Creative and adaptive. All over the country, schools and their students have had to discover how to become these words in order to overcome the challenges of the COVID-19 pandemic. Thankfully for Eastern Christian’s STEAM program, those two words encompass the identity of its body of students and teachers.
The STEAM program has seen various changes this year in order to further improve students’ advancements in the program, while also overcoming the challenges of the COVID-19 pandemic.
Due to the wide variety of projects that are currently being developed in the STEAM program, students have had varying degrees of difficulty over the quarantine that started back in March.
According to STEAM mentor Mrs. Petra Van’t Slot, who oversaw many students during the quarantine, most students managed to find some way to continue evolving their projects. “STEAM students, by nature, are creative,” she says. “Often, they already have a way to problem solve, so when they ran into a problem over quarantine, they were able to overcome it and create new, alternative solutions and plans.”
Some, like Tier 4 STEAM student Matias Cortes, have seen very little change for their project. “It’s mostly been the same because I’m in the process of coding a computer game to teach children about renewable energy. It’s all on the computer so nothing has really changed,” he says.
Others, like Tier 3 STEAM student Josh Steen, managed to see progress despite the various limitations. “My project progressed more than I thought it was going to over quarantine,” he reflects. “I shifted more into building and designing some of my own things. It was limited with the resources I had, but I somehow pulled through.”
With the school being reopened, both the students and leaders have had to make various changes to both improve the program and accommodate with COVID-19 restrictions.
To help combat these challenges and restrictions, Mr. Verrengia says that the STEAM program will be toned down to a three year program that spans from freshman to junior year. The first year will be an introductory year, the second will be a project creation year, and the final will be a thesis/dissertation creation year. Other new changes this year include specialized classes, a redefinition of the student-mentor relationship, and a more focused scope for student projects. The main goal for these changes is to lessen the strain on the STEAM program and its senior members who usually have a lot on their plate.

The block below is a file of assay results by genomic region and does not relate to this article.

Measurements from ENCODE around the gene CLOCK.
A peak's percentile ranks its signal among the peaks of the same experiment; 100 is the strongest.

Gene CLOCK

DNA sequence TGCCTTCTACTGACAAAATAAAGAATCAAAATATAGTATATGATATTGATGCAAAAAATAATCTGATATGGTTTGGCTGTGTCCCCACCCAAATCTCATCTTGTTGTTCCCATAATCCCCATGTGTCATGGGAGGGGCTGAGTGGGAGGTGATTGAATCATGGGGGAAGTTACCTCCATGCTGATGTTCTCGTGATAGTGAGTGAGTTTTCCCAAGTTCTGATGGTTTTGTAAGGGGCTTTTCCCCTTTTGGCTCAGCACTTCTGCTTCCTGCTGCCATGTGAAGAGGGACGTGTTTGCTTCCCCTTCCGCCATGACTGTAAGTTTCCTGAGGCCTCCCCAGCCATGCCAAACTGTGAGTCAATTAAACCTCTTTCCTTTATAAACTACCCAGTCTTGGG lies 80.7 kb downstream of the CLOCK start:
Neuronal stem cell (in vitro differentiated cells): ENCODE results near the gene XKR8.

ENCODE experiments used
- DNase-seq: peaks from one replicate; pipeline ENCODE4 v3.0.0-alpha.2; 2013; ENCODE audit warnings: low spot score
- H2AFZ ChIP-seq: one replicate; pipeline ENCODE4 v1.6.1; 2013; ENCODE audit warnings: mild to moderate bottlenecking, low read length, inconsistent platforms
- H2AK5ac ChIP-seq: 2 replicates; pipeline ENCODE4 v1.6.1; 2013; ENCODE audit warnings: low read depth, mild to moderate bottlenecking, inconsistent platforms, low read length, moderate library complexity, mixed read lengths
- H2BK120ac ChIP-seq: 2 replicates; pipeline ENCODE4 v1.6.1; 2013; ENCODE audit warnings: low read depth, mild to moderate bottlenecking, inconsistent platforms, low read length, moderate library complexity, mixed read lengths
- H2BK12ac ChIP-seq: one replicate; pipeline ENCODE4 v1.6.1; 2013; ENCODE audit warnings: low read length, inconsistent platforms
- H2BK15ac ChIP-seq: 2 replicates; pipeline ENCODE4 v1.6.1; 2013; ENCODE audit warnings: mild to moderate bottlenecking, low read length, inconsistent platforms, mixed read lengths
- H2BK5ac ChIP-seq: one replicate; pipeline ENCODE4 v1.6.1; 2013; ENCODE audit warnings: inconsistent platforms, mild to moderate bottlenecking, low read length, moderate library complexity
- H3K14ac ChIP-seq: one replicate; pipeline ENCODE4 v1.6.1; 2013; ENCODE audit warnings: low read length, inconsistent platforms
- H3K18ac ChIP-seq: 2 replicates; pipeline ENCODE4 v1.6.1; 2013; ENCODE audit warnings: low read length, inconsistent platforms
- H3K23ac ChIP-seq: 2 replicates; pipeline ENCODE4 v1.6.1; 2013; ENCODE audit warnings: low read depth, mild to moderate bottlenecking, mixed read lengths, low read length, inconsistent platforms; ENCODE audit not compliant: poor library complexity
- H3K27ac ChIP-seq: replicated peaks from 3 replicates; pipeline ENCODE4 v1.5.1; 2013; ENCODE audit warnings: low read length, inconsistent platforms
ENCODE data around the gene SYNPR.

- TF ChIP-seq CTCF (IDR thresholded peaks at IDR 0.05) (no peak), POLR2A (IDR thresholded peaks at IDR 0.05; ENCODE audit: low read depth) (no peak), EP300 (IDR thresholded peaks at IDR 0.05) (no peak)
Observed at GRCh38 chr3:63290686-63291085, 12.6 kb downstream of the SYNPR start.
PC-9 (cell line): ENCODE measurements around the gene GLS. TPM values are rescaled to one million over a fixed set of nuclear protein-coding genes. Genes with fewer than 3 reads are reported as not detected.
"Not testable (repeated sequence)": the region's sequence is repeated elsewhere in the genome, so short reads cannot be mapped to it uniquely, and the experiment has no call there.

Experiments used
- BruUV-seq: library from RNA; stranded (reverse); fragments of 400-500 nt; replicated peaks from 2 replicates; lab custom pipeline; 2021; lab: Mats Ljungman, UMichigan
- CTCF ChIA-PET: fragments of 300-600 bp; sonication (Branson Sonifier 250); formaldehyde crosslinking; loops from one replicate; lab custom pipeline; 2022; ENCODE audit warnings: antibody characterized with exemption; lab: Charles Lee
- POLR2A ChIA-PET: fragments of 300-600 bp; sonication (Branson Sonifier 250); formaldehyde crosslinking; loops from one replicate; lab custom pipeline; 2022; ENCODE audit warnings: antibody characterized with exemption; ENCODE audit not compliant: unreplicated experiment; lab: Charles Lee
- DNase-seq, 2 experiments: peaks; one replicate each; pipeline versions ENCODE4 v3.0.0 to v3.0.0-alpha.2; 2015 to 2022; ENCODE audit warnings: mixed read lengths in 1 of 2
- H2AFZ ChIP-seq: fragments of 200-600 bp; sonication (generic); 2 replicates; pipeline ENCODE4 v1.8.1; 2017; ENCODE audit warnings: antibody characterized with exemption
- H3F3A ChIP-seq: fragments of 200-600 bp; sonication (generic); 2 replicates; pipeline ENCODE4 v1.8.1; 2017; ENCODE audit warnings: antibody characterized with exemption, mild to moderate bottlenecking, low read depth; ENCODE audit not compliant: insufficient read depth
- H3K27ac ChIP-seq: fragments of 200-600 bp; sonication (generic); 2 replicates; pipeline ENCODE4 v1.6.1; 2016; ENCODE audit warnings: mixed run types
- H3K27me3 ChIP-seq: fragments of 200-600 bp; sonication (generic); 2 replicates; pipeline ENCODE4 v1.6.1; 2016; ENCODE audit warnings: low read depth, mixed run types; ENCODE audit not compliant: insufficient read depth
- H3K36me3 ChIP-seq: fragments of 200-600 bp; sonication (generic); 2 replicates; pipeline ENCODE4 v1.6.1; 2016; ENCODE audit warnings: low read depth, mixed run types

With these new plans in place and a successful return to school, many STEAM members feel hopeful about the future. When asked about his hopes for students interested in STEAM, Mr. Verrengia said that he believes that it is a good learning experience for anyone. “It teaches skills like reading and information synthesis,” he says. “And if you’re interested in science in any way, you can dig deeper into those topics. From the project, you can also learn collaboration, perseverance, and general study tactics, which are all useful for general learning areas.”
Students who worked through quarantine also feel better about the outlooks of their projects. Josh Steen believes that he will have more progress this year in part due to the progress he made. “I feel more confident than I was before quarantine,” he says. “I was able to gather my thoughts and shoot off with more of a motivation for my project. I have a new end goal that I never had before.”
As for his hopes for the future of the STEAM program, Mr. Verrengia hopes that it will be able to grow into a very positive area for individual student learning that can help benefit the world. “My hopes would be that even in this environment, that students have a good experience. I would like to see, and I am seeing it this year, a wider range of projects that delve into all aspects of science. I want students to develop a variety of unique and interesting topics that can be both helpful and transformative to their community.”